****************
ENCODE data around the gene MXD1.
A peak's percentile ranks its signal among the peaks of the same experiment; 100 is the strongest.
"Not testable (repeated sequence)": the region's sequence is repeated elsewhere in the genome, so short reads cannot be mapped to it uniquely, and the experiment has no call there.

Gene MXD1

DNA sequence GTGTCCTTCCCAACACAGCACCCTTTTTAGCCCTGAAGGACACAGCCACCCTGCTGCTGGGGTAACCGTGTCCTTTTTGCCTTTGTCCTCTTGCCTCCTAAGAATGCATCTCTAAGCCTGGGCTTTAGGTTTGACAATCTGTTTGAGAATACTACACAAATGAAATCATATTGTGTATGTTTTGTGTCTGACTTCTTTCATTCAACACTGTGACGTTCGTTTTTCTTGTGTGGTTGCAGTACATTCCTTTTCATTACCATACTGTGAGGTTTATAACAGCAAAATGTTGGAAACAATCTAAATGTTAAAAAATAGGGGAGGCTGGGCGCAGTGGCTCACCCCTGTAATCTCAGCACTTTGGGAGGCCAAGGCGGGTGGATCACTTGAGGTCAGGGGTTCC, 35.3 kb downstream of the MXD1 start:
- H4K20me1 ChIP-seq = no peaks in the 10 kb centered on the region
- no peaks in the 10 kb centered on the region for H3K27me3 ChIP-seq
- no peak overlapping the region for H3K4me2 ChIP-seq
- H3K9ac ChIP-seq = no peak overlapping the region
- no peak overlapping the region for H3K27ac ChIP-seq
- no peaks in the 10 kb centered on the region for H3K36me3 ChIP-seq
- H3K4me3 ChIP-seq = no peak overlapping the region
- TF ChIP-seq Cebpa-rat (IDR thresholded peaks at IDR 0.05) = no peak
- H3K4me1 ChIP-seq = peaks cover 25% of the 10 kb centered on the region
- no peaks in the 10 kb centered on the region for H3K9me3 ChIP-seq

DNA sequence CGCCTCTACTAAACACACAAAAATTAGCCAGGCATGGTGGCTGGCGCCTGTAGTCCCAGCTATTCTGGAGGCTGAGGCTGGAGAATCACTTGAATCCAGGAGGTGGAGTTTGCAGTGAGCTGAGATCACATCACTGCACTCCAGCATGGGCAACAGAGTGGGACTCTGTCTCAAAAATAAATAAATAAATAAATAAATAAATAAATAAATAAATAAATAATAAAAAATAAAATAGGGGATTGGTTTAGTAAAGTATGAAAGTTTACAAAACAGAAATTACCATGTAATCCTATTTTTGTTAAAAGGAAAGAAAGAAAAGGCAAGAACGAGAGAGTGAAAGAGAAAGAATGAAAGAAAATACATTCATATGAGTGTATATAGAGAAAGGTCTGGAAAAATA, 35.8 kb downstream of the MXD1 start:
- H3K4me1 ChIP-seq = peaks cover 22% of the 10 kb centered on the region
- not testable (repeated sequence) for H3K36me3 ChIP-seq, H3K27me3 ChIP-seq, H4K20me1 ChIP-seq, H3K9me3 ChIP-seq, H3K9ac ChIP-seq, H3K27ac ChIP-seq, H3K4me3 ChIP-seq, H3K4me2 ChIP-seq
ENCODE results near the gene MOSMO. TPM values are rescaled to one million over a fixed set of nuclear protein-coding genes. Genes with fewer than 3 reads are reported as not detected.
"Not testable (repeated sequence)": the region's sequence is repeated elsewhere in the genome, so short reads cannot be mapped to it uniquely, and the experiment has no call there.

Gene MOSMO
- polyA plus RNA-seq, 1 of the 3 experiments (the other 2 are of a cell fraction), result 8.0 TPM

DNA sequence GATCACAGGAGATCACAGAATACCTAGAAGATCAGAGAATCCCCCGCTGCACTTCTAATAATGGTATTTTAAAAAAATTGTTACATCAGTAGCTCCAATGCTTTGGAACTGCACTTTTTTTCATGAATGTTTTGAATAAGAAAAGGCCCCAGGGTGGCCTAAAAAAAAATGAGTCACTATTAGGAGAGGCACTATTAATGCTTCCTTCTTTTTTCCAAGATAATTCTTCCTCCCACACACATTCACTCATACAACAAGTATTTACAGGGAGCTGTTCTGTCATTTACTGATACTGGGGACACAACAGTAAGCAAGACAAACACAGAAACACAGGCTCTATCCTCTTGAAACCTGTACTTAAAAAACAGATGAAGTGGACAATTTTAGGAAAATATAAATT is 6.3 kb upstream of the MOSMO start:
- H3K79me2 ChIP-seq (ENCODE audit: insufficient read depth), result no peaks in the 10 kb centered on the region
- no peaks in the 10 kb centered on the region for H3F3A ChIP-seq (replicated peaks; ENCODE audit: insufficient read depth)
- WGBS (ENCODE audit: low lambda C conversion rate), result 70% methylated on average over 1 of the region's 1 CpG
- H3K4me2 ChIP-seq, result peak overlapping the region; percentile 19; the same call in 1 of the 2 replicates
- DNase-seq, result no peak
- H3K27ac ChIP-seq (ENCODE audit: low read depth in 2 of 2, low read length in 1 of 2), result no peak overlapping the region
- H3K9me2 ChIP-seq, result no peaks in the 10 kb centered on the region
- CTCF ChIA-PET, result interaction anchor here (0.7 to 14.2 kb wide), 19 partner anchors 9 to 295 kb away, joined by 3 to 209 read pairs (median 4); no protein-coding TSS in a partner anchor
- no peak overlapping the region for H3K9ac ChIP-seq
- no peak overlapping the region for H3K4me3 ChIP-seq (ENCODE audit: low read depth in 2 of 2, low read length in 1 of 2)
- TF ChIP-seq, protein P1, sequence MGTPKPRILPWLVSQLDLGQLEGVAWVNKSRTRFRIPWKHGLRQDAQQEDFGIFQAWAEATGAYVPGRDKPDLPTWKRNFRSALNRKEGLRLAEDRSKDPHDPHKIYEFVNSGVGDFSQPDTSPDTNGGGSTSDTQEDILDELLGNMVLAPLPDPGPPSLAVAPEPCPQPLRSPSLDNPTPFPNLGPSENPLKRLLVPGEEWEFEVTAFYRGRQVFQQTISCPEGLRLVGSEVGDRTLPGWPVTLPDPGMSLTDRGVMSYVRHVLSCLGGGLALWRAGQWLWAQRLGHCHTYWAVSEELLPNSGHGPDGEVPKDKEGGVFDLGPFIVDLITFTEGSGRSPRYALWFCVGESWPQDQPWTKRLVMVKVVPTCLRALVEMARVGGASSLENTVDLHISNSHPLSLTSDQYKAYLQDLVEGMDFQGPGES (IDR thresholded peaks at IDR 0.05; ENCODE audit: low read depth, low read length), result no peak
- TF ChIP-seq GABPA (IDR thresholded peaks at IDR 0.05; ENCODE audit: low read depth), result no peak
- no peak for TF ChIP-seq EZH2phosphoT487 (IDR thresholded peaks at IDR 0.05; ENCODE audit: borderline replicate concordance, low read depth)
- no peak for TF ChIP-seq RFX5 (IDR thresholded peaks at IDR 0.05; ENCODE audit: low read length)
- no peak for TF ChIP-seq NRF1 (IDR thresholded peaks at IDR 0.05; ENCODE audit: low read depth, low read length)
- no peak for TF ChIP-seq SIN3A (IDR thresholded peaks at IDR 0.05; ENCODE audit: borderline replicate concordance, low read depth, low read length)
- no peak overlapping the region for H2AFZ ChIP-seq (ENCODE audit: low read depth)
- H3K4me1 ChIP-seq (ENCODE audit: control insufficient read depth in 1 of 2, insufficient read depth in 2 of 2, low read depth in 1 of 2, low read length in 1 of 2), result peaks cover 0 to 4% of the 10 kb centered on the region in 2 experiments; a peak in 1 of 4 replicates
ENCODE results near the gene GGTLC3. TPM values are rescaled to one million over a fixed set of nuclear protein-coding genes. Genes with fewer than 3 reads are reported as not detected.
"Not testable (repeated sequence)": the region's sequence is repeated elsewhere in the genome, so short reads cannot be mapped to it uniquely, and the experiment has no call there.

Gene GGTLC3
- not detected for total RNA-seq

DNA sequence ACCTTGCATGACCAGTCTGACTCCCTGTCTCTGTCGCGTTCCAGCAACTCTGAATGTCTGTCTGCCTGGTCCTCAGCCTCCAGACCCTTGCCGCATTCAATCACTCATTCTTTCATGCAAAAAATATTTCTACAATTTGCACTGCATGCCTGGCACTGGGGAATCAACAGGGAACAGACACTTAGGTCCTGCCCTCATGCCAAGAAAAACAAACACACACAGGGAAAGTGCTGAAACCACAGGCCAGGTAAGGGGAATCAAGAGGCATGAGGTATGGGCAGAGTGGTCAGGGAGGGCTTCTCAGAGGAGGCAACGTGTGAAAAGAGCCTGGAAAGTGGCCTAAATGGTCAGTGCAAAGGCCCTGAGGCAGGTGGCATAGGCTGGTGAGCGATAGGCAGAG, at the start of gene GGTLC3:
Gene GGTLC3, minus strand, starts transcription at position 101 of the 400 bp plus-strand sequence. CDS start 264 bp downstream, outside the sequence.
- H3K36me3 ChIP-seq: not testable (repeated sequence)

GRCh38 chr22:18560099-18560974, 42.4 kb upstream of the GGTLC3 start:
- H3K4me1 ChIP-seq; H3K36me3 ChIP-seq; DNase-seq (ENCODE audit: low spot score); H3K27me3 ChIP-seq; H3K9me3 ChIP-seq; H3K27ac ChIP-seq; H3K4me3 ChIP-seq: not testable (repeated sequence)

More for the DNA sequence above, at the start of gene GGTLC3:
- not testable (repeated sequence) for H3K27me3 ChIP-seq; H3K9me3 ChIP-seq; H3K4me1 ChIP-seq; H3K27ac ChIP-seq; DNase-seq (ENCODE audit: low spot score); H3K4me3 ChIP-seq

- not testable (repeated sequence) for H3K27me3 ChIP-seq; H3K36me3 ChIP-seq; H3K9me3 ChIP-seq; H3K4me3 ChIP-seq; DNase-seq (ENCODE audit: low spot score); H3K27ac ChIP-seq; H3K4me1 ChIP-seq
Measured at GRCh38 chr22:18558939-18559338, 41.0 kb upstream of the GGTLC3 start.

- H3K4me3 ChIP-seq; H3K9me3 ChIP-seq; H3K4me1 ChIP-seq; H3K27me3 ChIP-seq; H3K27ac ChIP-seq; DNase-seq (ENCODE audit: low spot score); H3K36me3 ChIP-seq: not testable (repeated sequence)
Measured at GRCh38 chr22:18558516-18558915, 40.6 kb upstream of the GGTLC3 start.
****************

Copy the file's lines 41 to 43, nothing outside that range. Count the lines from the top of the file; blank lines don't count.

- H3K4me1 ChIP-seq (ENCODE audit: control insufficient read depth in 1 of 2, insufficient read depth in 2 of 2, low read depth in 1 of 2, low read length in 1 of 2), result peaks cover 0 to 4% of the 10 kb centered on the region in 2 experiments; a peak in 1 of 4 replicates
ENCODE results near the gene GGTLC3. TPM values are rescaled to one million over a fixed set of nuclear protein-coding genes. Genes with fewer than 3 reads are reported as not detected.
"Not testable (repeated sequence)": the region's sequence is repeated elsewhere in the genome, so short reads cannot be mapped to it uniquely, and the experiment has no call there.